One week after an F-35A stealth fighter jet crashed off the northeastern coast of Japan, U.S. and Japanese military vessels are struggling to find the wreckage and protect its valuable secrets.
The Japanese jet vanished from radar on April 9 over the Pacific as it was conducting a training mission with three other aircraft some 135 kilometers (85 miles) east of Misawa, Aomori Prefecture.
A Defense Ministry spokesman said that the remains of the jet’s tail had been found but they were still hunting in vain for the rest of the fuselage, as well as the pilot.
“On average two aircraft, including a helicopter, and two patrol vessels are constantly deployed in the around-the-clock search operations,” said the official, who asked to remain anonymous.
The Maritime Self-Defense Force has also dispatched an unmanned submersible vessel.
Separately, the U.S. military has dispatched one military aircraft and one vessel to join the mission, said the official, adding that the search has not yet been scaled back.
Defense Minister Takeshi Iwaya said the crash would be discussed at a meeting with his U.S. counterpart in Washington on Friday, which will also involve the two allies’ foreign ministers.
“The F-35A is an airplane that contains a significant amount of secrets that need to be protected,” Iwaya told reporters.
“With the help of the United States, we will continue to take the leading role in investigating the cause of the accident,” he said.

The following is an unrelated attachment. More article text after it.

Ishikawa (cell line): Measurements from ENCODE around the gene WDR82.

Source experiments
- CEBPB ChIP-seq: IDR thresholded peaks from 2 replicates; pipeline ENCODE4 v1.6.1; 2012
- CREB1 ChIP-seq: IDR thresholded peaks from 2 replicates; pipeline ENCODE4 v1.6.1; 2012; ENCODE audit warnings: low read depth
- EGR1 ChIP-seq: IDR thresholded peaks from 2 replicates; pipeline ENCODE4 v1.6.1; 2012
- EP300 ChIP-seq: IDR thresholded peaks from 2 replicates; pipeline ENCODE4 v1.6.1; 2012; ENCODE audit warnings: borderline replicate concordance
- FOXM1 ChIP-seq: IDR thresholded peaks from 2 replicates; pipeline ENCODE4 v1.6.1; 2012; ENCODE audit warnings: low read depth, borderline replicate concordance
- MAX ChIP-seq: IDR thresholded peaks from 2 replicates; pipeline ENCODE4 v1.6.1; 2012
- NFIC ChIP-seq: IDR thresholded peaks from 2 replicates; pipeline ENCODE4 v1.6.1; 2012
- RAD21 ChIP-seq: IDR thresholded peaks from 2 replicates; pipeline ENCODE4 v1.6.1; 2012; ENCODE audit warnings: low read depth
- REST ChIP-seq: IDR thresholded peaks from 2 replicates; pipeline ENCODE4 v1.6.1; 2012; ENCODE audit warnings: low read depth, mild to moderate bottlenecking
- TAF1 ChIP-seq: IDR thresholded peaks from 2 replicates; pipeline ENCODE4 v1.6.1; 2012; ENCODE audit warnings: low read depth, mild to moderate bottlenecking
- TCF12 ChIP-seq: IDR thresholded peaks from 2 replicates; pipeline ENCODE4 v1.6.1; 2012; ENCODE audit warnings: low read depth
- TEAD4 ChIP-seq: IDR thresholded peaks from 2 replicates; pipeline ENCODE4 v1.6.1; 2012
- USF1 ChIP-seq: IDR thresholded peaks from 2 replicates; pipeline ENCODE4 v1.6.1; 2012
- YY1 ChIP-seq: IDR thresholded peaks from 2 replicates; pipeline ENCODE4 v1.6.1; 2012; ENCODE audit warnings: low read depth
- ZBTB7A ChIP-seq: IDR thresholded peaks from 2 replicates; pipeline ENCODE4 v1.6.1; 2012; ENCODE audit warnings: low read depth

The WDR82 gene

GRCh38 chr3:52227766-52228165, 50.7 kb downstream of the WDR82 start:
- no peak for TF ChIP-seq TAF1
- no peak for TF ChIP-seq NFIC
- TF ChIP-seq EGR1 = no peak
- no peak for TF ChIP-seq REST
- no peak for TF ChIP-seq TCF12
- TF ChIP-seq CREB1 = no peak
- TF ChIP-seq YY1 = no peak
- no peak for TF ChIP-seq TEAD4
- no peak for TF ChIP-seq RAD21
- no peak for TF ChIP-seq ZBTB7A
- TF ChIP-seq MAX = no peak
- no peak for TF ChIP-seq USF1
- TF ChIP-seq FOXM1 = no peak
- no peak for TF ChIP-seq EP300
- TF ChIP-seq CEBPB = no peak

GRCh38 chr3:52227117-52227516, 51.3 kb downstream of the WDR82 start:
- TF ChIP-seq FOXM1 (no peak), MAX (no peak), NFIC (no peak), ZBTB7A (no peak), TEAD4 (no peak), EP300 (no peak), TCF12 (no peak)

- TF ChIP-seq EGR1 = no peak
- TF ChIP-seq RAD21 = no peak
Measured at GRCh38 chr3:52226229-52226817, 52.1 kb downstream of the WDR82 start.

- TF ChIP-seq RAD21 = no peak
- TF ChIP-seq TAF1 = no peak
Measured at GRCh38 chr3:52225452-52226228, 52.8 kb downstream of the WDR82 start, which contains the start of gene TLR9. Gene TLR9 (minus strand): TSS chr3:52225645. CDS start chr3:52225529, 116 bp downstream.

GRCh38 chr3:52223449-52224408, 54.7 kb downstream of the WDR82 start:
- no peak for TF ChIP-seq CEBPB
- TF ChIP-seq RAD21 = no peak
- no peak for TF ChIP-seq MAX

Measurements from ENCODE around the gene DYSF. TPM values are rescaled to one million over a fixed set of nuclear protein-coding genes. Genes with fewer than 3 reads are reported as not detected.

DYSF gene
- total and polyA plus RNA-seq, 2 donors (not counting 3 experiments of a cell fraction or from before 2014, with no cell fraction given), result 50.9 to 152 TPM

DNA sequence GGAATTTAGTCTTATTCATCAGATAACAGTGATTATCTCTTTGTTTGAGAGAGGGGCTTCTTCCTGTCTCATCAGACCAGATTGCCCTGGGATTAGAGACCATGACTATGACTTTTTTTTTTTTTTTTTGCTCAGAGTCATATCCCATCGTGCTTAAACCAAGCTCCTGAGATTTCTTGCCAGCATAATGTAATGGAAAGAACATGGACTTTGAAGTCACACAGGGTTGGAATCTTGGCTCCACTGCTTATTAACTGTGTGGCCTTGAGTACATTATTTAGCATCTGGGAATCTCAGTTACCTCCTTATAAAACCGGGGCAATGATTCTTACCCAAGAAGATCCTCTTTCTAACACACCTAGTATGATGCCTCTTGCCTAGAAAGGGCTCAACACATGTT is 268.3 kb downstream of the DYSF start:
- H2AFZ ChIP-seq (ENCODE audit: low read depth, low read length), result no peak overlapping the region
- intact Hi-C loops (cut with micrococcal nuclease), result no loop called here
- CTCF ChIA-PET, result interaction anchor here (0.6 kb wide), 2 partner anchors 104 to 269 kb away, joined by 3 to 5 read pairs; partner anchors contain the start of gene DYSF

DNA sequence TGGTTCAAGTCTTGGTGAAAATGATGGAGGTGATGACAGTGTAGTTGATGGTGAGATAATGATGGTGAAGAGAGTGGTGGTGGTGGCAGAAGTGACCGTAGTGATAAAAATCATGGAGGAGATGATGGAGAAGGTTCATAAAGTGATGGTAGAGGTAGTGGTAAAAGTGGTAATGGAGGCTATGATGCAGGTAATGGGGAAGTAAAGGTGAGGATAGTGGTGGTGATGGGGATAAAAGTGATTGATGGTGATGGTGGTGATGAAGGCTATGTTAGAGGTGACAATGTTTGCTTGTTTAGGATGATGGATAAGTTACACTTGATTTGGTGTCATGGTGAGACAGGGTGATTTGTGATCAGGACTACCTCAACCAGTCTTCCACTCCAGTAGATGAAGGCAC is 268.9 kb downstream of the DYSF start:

Akira Kato, a professor of international politics and regional security at Tokyo’s J.F. Oberlin University, said rivals China and Russia would have “a strong interest in collecting even a single screw of the state-of-the-art plane.”
And Hideshi Takesada, a defense expert and professor at Takushoku University in Tokyo, said it would not be a surprise if Moscow and Beijing were engaged in undercover activities to find some of the debris.
“Even if Japan and the U.S. find it, they may not disclose details, including its exact location, due to concerns that China and Russia might try to collect it,” Takesada said.
Japan’s Defense Ministry confirmed it had not spotted any suspicious vessels or aircraft from a third country near the site.
The air force announced a commission last week to study the cause of the accident but it remains unclear exactly what happened to the plane.
U.S. defense contractor Lockheed Martin touts the high-tech fighter as “virtually undetectable” and says it allows the U.S. and its allies to dominate the skies with its “unmatched capability and unprecedented situational awareness.”
Japan is deploying F-35As, each of which costs more than ¥10 billion ($90 million), to replace its aging F-4 fighters.
The jet was one of 13 F-35As deployed at Misawa Air Base, according to the defense ministry.
The remaining 12 fighters have been grounded for the time being, the ministry said.
The F-35A jets are a key part of Prime Minister Shinzo Abe’s efforts to upgrade the nation’s military capability to meet changing power dynamics in East Asia, with China rapidly modernizing its armed forces.
Over the next decade, Japan plans to purchase as many as 105 F-35As and 42 units of other high-capacity jets, most likely the F-35B variant.
The upcoming “two-plus-two” meeting in Washington will be attended by Iwaya and Foreign Minister Taro Kono, as well as U.S. Secretary of State Mike Pompeo and Acting Defense Secretary Patrick Shanahan.
They plan to release a joint document that will likely highlight the countries’ defense cooperation in areas including space and cyberspace, according to Japanese officials.
The previous two-plus-two talks were held in August 2017.
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